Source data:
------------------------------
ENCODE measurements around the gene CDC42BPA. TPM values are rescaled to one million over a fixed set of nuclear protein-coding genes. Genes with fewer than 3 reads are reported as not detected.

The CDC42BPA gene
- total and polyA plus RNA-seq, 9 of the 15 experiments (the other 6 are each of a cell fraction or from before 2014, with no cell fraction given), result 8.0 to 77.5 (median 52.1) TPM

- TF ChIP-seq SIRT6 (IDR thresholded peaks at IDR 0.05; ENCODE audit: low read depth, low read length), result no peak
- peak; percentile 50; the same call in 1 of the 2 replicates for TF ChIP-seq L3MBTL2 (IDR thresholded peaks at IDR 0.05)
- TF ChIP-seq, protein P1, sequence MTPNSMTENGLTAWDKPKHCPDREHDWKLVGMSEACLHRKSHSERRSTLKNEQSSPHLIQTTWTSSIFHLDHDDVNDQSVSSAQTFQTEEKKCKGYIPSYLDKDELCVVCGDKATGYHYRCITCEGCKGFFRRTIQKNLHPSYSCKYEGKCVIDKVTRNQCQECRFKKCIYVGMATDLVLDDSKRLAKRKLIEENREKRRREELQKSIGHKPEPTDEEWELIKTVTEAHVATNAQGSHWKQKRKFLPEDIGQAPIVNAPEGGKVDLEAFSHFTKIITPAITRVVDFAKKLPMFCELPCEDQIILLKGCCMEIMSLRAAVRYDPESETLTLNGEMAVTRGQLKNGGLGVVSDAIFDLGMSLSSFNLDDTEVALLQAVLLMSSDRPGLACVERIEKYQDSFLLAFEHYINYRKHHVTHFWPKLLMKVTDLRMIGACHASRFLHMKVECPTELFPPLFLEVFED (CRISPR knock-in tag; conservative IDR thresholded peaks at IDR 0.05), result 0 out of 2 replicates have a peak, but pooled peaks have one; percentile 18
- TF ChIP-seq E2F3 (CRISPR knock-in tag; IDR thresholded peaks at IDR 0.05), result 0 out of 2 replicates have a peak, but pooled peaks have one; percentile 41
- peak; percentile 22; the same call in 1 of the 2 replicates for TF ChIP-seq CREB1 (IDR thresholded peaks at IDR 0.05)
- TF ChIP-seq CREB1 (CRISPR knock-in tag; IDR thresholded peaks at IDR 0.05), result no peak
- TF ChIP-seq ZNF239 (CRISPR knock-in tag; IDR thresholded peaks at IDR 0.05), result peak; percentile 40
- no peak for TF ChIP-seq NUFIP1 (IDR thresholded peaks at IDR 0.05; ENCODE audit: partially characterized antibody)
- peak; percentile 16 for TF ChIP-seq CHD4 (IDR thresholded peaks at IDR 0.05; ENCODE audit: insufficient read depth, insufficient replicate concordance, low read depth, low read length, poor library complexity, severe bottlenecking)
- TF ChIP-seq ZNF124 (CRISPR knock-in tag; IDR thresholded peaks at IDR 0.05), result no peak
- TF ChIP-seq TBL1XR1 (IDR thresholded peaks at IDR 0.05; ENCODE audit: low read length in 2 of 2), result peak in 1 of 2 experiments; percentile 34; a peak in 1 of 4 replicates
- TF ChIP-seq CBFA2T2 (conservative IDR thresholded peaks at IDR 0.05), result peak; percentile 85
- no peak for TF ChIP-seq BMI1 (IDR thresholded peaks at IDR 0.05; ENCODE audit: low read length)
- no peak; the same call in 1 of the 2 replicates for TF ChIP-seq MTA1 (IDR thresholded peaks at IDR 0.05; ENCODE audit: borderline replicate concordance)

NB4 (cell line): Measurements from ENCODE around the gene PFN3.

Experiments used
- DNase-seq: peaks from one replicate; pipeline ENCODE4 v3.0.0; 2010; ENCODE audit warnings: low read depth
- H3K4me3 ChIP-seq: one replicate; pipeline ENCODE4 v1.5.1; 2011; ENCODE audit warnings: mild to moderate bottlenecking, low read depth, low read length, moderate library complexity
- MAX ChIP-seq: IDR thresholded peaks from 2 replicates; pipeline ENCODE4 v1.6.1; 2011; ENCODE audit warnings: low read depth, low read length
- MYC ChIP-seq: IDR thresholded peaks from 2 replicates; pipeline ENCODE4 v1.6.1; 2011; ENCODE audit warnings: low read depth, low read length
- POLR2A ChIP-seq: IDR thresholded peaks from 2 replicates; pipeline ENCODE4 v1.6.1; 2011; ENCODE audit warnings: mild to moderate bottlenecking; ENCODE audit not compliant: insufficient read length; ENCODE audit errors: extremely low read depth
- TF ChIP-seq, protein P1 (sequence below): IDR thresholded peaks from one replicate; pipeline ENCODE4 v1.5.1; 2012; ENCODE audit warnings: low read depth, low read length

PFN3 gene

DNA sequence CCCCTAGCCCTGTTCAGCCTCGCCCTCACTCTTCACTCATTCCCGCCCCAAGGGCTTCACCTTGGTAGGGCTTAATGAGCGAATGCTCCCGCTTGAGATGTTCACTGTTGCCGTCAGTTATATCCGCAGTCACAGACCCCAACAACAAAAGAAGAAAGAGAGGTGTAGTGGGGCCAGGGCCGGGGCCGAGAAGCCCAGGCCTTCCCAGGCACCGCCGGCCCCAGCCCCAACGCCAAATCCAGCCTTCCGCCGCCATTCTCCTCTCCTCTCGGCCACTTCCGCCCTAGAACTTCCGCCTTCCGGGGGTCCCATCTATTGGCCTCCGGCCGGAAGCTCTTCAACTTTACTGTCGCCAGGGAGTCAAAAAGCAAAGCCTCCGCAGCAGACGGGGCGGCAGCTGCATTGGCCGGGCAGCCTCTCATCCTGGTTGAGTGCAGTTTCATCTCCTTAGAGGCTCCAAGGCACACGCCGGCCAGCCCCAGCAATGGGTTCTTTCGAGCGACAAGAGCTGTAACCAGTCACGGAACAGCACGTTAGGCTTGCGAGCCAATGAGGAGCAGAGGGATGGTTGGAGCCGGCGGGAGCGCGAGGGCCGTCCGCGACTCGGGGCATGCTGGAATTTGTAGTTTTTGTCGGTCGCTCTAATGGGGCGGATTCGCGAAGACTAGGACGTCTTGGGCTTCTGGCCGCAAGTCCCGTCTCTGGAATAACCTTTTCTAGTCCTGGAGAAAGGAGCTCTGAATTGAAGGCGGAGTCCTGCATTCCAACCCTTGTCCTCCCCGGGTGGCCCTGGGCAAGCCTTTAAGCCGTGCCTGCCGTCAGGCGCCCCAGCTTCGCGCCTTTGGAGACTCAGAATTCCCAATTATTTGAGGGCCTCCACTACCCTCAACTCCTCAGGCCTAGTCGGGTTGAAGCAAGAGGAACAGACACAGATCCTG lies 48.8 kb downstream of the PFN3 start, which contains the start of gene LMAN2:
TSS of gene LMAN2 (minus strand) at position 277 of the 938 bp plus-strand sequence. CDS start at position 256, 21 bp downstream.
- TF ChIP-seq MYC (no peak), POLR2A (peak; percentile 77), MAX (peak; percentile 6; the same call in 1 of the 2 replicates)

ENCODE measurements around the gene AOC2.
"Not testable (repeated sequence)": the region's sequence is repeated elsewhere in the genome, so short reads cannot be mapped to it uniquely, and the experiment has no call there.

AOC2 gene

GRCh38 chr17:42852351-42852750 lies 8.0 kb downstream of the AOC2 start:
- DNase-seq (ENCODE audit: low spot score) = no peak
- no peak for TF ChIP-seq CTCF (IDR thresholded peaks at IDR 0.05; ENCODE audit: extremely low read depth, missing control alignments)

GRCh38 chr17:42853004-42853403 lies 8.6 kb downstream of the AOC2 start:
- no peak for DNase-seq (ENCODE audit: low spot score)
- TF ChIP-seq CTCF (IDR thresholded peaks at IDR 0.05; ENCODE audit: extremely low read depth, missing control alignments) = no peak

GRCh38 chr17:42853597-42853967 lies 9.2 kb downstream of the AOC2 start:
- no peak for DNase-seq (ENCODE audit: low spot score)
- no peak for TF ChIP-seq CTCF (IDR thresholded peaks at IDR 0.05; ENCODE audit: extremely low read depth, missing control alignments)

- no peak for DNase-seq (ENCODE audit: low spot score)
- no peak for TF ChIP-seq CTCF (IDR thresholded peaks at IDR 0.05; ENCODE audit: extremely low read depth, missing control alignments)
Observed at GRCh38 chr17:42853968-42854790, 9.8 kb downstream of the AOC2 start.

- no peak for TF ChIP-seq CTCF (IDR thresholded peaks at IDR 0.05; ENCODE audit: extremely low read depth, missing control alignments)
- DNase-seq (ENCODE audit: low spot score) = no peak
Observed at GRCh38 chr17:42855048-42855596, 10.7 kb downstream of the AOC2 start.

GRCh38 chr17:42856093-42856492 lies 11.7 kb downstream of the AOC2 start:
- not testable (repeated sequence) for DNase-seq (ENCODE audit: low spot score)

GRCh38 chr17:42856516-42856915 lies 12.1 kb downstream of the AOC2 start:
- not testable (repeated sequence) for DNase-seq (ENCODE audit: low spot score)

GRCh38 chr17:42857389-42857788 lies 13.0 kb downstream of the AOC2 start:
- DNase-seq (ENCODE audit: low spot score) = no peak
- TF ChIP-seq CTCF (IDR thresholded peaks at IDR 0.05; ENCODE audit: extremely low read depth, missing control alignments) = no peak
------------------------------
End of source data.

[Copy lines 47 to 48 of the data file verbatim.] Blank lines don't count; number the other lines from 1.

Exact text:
Observed at GRCh38 chr17:42855048-42855596, 10.7 kb downstream of the AOC2 start.

GRCh38 chr17:42856093-42856492 lies 11.7 kb downstream of the AOC2 start: